Bunker fuel supplied in Singapore are largely imported from refiners all over the world as local refineries are not able to supply more than a small part of the amount of bunker fuel sold in Singapore.
Fracking chemicals in the oil which is not tested for?
Don’t know if this is in response to the above, but very timely introduction:
PS> It doesn’t say where the HSFO originated from.
It has been known that mixing it in Bunker Fuel has been used as a handy way to dispose of hazardous waste in some instances.
Chlorinated hydrocarbons are widely used in many industries and in many types of pesticides etc.
Incl. in Fracking Fluid??
All sounds similar to the fuel that sent a few vessels dark a few years ago.
One large container ship leaving Port Klang, blacked out.
Thats was fracking chemical in the oil that were not then tested for.
It state this was a “blended product”, but it doesn’t say where it was “blended” and what was the origin of the the fuels that went into the “blend”.
PS> PetroChina is a major bunker suppliers in Singapore;
They gets their supply from several sources, Glencore being one of them.
It could be spreading far and wide;
Chlorinated organics and many toxins dangerous to human health are not part of standard testing for ship fuel oils. Some of these compounds have been associated with wear and combustability issues, as well as incompatibility with fuel additives used in the blending process to adjust viscosity, flash and pour point.
Feedstock for HFO is widely varied. The API lists over 30 feedstock fuel oils by grade that are used as the base componant. At feedstock level for HFO, hydrocarbon content is widely varied, mostly being long-chain hydrocarbons, (20-50 carbon atoms long) but short chain hydrocarbons (7-20 C atoms) can be used too… the takeaway here is that at feedstock level, flash and pour points are the biggest concern chemically in both feedstocks AND addatives as the quality of the HFO is brought to final quality based on using the absolute minimum addition of the more expensive cutting stock (MGO or similar) to produce the required sulfur, viscosity, flash and pour points while diluting down levels of metals (which are only partially standardized in terms of testing).
It is common for suppliers to use low-quality feedstocks based on price and availability, and the results are quite varied. I can definitely see them being used to dispose of unwanted componants, as reprocessed (read:trash) oils are often blended into feedstocks. HAFO oils, heavy on aromatics, have a bad habit of plasticising (polymerizing), turning semi-solid because of low pour points, and there is NO standard for mixing feedstock and cutting stock to ensure consistent blending. This is a critical point of failure!
It is normal for suppliers to blend partially blended HFO with cutting stock in the tanks of bunker vessels just prior to sale, without adequate mixing. As a result, the cutting stock will not fully blend with the feedstock. This results in non-representative testing results- YMMV.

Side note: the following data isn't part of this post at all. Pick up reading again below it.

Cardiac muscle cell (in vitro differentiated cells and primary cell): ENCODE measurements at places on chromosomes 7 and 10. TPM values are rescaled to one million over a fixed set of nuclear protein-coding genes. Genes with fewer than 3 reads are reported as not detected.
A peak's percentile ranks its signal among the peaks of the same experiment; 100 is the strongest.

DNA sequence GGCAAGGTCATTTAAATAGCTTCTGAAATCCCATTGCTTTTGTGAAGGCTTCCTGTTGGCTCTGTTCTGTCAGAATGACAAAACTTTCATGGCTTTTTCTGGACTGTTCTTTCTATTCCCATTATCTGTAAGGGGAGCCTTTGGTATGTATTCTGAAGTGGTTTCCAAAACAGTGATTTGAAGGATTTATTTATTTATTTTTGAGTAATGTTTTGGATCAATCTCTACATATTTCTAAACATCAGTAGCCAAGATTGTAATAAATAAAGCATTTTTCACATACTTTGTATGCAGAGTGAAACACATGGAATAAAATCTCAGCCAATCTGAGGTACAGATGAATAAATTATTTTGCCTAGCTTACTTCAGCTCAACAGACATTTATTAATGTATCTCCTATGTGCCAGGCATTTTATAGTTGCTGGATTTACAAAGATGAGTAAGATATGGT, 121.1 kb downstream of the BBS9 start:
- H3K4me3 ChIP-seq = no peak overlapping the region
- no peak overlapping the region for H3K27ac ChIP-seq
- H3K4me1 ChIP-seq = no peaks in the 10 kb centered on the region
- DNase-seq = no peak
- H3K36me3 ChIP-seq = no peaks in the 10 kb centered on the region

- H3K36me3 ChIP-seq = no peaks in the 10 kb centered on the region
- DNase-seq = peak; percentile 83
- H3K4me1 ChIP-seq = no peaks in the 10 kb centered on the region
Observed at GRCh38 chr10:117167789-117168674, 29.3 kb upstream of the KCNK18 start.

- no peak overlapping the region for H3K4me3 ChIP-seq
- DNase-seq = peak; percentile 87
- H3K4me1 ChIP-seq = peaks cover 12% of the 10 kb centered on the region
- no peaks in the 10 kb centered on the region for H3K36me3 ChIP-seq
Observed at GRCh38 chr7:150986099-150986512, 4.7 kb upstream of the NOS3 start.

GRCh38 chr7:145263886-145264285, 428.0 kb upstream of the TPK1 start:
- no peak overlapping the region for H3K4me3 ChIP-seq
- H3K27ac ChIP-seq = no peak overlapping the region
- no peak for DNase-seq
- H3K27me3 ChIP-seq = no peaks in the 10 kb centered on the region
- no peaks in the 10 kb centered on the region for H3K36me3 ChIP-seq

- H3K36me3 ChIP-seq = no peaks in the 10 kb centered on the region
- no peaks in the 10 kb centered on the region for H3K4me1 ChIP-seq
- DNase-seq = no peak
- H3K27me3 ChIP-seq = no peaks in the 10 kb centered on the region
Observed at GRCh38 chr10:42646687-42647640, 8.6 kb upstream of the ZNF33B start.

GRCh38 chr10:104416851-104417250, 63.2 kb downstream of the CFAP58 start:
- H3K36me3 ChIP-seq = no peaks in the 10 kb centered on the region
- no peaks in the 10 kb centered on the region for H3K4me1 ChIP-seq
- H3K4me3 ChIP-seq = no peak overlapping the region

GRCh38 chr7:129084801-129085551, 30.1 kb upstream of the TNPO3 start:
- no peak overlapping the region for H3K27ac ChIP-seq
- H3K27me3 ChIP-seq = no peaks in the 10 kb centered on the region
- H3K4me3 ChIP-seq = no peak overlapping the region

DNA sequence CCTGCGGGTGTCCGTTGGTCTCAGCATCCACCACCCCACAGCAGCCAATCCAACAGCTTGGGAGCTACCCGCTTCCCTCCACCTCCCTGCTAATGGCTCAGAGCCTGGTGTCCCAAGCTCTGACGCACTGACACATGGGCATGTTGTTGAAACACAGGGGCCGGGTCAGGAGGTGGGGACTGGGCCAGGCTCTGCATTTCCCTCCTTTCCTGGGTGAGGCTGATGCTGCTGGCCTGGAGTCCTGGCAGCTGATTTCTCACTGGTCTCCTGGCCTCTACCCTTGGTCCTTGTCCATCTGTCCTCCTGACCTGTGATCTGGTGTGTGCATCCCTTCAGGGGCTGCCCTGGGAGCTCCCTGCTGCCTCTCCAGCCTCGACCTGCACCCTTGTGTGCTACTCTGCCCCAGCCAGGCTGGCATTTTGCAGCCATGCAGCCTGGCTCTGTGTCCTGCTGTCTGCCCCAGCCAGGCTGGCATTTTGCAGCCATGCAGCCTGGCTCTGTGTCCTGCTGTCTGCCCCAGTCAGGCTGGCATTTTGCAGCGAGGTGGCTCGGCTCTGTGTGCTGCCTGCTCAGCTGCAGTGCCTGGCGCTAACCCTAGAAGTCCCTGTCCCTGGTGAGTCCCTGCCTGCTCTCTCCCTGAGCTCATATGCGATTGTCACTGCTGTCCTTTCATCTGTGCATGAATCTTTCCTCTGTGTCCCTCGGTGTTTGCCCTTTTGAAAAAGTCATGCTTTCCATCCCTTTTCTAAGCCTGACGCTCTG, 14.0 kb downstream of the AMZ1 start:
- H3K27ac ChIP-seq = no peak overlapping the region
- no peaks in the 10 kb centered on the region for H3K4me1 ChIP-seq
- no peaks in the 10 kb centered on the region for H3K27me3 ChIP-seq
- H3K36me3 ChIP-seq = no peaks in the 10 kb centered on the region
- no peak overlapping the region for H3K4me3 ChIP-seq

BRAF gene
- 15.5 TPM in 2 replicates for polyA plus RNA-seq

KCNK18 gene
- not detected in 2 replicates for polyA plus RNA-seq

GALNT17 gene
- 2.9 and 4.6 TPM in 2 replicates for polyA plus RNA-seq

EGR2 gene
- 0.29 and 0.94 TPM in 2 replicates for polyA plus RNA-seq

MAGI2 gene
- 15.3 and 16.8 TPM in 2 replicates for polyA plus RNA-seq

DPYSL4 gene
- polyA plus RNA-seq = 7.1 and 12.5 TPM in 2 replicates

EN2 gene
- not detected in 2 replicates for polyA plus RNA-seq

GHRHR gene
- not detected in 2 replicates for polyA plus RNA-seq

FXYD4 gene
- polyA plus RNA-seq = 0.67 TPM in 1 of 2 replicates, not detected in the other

Imagine that a ship orders 2000 tons of VLSFO with sulfur under 0.5%. The supplier may purchase VLSFO from a refiner, or may only have a much cheaper high viscosity high sulfur fuel oil on hand like RMK-500, and cut it with a light oil like MGO or maybe they have some Jet fuel that can’t pass quality inspection because it was improperly stored or was slightly contaminated but is ‘good enough’ to be sold as MGO or cutting stock).
Maybe it has COC’s in it, like enormously toxic carbon tetrachloride (parts cleaner).
Maybe the refiner used HAFO oil as a feedstock, high in aromatics, including short chain hydrocarbons like ketone peroxides that will act like a catalyst and cause only a particular carbon molecule chain that makes up 1% of the feedstock to partially polymerize, and now you have solid lumps of feedstock hydrocarbons that settle in the bottom half of the tank; but hey, they also bound up some of the sulfur too, and the testing agency only pulled samples from close to the surface of the tank… and the sulfur is compliant there, but the bunker tanker only pumped out part of each tank to give to a ship, and the suction point on a bunker tank is the lowest point in a tank. Where all the solid uncombustable lumps and sulfur is. So now the end user has off-spec fuel that was on-spec when tested, and the 3rd AE now has fuel centrifuges with basically Bakelite that has to be chipped out to be removed.
That’s happening today, and not just in Singapore and Houston, and every case isn’t extreme; there are many subacute issues that can be dealt with before a crisis happens. Point being, feedstock componants and final quality are still too variable to ensure consistant quality ship fuels, and contamination issues will continue until a standardized quality control program and more stringent standards AND representative testing conyrols are established.
Glencore? What could go wrong?
Is that the fuel that comes with one stripper per 500 tons?
MPA has completed their investigation of the case:
Never so bad it isn’t good for somebody. (Usually Lawyers):